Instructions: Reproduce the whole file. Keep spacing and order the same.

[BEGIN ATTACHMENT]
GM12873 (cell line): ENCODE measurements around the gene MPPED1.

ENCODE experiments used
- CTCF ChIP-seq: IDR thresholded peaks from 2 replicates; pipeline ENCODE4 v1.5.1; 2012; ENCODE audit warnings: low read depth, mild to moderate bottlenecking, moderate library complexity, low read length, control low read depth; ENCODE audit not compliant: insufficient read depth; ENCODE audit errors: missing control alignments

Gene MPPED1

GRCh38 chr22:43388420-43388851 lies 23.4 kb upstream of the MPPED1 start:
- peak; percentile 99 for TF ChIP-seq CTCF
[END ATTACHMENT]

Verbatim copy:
GM12873 (cell line): ENCODE measurements around the gene MPPED1.

ENCODE experiments used
- CTCF ChIP-seq: IDR thresholded peaks from 2 replicates; pipeline ENCODE4 v1.5.1; 2012; ENCODE audit warnings: low read depth, mild to moderate bottlenecking, moderate library complexity, low read length, control low read depth; ENCODE audit not compliant: insufficient read depth; ENCODE audit errors: missing control alignments

Gene MPPED1

GRCh38 chr22:43388420-43388851 lies 23.4 kb upstream of the MPPED1 start:
- peak; percentile 99 for TF ChIP-seq CTCF